The remarkable sophistication and complexity of the vibrant Haida culture is explored in a special exhibition presented through January 23, 2011 at the Canadian Museum of Civilization
. Haida: Life. Spirit. Art. features more than 80 masterpieces from the outstanding Haida collection of the McCord Museum in Montréal.
Most of the objects date from the 18th and 19th centuries and reflect the great skill of Haida artists and the richness of their ancient culture. The artifacts range from intricate bentwood boxes to a beautifully painted woven hat; from carved fish-hooks to model totem poles. They provide fascinating insights into a culture that took root thousands of years ago in Haida Gwaii (formerly the Queen Charlotte Islands) and remains vibrant today along Canadas Northwest Coast.
This exhibition is a wonderful complement to our own permanent exhibits devoted to the Haidas captivating and enduring culture, says Dr. Victor Rabinovitch, President and CEO of the Canadian Museum of Civilization Corporation. We are grateful to the McCord Museum for organizing this exhibition and allowing us to share it with our visitors.
The exhibition, which debuted at the McCord Museum, was developed with the guidance of renowned Haida artist Robert Davidson, and also features his art and insight. Davidson has described art as the Haidas only written language, preserving ancient customs and beliefs and keeping the Haida spirit alive.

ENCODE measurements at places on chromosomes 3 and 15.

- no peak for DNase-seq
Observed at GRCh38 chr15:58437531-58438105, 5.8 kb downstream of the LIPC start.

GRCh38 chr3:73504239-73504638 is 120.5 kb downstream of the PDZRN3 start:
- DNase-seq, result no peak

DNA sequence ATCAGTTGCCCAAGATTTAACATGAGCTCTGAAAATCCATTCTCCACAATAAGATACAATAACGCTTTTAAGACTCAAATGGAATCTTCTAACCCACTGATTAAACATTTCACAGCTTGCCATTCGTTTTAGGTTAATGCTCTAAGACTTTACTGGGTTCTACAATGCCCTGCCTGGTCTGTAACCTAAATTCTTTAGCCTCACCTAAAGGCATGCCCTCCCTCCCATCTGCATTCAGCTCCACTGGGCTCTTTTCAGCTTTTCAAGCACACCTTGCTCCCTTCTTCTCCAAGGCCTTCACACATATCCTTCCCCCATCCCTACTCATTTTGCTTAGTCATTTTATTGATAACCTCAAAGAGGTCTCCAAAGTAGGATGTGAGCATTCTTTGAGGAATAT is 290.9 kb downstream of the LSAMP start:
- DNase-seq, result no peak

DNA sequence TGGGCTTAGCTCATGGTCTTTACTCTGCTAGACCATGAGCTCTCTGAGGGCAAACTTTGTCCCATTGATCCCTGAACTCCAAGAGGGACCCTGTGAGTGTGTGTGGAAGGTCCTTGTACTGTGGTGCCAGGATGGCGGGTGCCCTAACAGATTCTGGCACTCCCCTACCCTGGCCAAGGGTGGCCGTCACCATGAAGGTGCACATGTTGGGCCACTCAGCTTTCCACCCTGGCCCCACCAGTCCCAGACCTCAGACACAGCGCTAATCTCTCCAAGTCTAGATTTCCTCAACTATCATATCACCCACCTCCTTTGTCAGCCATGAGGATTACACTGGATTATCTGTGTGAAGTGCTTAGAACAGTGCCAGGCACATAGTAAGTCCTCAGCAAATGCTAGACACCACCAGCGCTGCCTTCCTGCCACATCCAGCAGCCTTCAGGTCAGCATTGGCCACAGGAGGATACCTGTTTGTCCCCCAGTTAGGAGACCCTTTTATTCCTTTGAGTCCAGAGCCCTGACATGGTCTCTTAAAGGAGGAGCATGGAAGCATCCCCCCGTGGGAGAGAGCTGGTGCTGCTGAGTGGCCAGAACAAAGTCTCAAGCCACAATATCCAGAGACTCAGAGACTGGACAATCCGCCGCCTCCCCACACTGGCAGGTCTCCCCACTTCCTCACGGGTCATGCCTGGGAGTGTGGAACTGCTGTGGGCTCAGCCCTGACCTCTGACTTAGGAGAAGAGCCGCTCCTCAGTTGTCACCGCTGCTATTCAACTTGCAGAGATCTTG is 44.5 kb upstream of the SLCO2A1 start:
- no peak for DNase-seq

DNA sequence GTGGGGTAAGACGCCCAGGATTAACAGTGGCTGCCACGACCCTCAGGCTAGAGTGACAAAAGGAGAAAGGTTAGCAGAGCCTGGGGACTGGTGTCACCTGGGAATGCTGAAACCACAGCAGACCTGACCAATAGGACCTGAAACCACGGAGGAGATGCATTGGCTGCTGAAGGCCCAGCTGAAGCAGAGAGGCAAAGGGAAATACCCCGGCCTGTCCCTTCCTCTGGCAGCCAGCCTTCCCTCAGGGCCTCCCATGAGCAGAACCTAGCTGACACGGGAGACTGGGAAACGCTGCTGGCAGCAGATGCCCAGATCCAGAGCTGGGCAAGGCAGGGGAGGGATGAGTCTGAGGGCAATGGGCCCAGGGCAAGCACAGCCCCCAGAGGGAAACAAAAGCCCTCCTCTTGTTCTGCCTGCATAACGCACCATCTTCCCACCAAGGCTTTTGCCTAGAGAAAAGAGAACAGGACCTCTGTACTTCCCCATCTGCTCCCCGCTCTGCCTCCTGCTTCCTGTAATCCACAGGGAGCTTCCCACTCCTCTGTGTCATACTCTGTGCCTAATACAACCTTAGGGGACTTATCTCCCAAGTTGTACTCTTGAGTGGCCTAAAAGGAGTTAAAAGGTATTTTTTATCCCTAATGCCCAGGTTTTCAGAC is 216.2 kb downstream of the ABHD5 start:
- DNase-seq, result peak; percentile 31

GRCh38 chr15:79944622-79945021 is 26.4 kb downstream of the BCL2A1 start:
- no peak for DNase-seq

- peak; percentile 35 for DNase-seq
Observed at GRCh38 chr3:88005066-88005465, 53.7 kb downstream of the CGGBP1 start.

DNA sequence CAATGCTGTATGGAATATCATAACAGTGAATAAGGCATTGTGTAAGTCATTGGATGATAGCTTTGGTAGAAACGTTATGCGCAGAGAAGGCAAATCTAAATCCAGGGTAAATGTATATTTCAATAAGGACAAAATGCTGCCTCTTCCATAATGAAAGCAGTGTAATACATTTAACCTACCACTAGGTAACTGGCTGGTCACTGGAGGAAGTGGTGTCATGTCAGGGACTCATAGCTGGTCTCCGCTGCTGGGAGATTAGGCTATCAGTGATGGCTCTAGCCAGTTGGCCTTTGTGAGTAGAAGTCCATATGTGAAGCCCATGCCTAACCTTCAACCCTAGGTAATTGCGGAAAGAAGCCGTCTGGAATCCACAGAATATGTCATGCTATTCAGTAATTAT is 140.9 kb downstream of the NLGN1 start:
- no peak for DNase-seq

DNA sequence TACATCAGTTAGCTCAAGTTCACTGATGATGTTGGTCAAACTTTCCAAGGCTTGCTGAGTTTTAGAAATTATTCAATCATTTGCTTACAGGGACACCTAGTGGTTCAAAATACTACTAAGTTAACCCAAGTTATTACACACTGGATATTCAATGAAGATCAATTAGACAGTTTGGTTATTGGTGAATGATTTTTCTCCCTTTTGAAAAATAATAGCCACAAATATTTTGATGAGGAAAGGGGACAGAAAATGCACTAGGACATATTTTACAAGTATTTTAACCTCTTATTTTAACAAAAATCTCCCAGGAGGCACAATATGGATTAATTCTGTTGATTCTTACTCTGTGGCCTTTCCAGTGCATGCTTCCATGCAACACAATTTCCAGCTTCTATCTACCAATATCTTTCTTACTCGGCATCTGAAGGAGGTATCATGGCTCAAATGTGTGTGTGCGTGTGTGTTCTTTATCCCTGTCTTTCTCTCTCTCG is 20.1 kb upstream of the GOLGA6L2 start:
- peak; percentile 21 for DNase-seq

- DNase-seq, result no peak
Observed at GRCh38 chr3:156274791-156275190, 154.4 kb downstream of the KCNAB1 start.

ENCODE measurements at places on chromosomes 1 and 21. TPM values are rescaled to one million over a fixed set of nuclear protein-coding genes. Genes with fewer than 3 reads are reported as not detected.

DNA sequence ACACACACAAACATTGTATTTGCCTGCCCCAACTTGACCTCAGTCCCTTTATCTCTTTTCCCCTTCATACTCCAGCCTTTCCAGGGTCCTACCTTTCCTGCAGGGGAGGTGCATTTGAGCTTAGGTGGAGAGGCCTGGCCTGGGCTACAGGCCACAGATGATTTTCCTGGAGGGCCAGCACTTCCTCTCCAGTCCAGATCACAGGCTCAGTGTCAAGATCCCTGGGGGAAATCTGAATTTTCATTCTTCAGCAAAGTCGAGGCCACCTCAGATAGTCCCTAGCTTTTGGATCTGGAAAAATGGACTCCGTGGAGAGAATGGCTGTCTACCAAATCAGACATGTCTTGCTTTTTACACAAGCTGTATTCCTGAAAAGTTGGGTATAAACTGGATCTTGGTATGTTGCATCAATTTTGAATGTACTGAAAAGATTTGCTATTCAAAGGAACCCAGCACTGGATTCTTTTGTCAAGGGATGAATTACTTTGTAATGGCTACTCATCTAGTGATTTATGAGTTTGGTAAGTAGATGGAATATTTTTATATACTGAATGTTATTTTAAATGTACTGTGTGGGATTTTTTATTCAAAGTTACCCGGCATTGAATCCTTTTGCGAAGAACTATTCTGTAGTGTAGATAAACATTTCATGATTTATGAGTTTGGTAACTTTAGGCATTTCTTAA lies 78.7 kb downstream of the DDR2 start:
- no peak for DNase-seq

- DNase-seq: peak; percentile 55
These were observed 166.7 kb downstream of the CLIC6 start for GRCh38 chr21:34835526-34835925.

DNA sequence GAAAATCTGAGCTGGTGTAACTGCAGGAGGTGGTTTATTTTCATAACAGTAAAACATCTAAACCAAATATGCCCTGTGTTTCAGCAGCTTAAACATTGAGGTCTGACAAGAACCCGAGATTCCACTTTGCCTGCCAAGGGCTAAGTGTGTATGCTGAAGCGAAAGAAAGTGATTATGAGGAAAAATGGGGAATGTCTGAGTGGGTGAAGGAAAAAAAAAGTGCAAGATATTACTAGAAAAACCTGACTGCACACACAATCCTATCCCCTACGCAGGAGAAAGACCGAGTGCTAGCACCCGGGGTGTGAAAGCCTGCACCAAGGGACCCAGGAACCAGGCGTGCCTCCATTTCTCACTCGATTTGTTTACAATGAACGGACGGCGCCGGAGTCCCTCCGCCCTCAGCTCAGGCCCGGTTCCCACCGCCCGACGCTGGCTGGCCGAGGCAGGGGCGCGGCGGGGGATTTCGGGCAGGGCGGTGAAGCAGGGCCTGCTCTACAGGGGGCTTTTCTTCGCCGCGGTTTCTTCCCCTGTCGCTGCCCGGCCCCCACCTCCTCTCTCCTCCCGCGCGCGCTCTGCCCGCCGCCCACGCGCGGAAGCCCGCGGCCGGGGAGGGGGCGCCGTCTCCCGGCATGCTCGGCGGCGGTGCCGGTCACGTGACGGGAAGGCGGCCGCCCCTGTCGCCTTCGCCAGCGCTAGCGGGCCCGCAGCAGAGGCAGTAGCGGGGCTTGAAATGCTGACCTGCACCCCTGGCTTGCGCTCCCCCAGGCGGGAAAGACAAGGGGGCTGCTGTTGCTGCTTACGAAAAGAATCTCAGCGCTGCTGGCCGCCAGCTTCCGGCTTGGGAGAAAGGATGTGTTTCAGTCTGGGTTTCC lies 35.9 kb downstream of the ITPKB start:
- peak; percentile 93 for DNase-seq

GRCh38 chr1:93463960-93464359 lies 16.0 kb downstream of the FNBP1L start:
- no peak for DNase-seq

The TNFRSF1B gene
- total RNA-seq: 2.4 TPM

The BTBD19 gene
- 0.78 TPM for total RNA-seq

Most of the artworks were collected in 1878 during a visit to Haida Gwaii by George Mercer Dawson, then chief geologist of the Geological Survey of Canada.
Haida: Life. Spirit. Art. has three principal zones, organized by theme.
Life and Art on Haida Gwaii provides an introduction to the Haidas homeland on the Northwest Coast and the remarkable visual arts tradition that has flourished there since ancient times. Here we learn about the vital role of artists as communicators in this oral societyhow they preserved and passed along ideas through complex shapes and images expertly rendered in wood, stone and other materials. We are also introduced to George Mercer Dawson of the Geological Survey of Canada, who collected most of the objects in the exhibition during a visit to Haida Gwaii in 1878. Artifacts in this section include wooden seal clubs and fish hooks, beautifully engraved with animal images. This section also notes the establishment and the devastating consequences of European contact.
Ceremonial Art explores the complex and intriguing structure of traditional Haida society, and the intangible riches that have been passed on through generations. The intangible wealth includes the rights to songs, dances and designs. Here we learn about the Haidas two social groups or moietiesRaven and Eagleand we discover how to unlock some of the secrets embedded in Haida symbols and crests. Among the many notable artworks are a superbly carved bowl featuring a ravens head clasping a human in its beak; dramatic masks and rattles used by chiefs during potlatch ceremonies; and a pair of bowls of exceptional age and elegance.
A third section, Art for Export, examines the impact of trade on Haida art. Here we discover how bartering with neighbouring Aboriginal peoples and Europeans gave the Haida access to new materials and spurred the creation of objects tailored for these trading partners. Artifacts in this section include miniature totem polesmasterpieces carved from a black stone called argilliteand a spectacular oval platter that portrays a mythical sea creature and is adorned with iridescent abalone shell.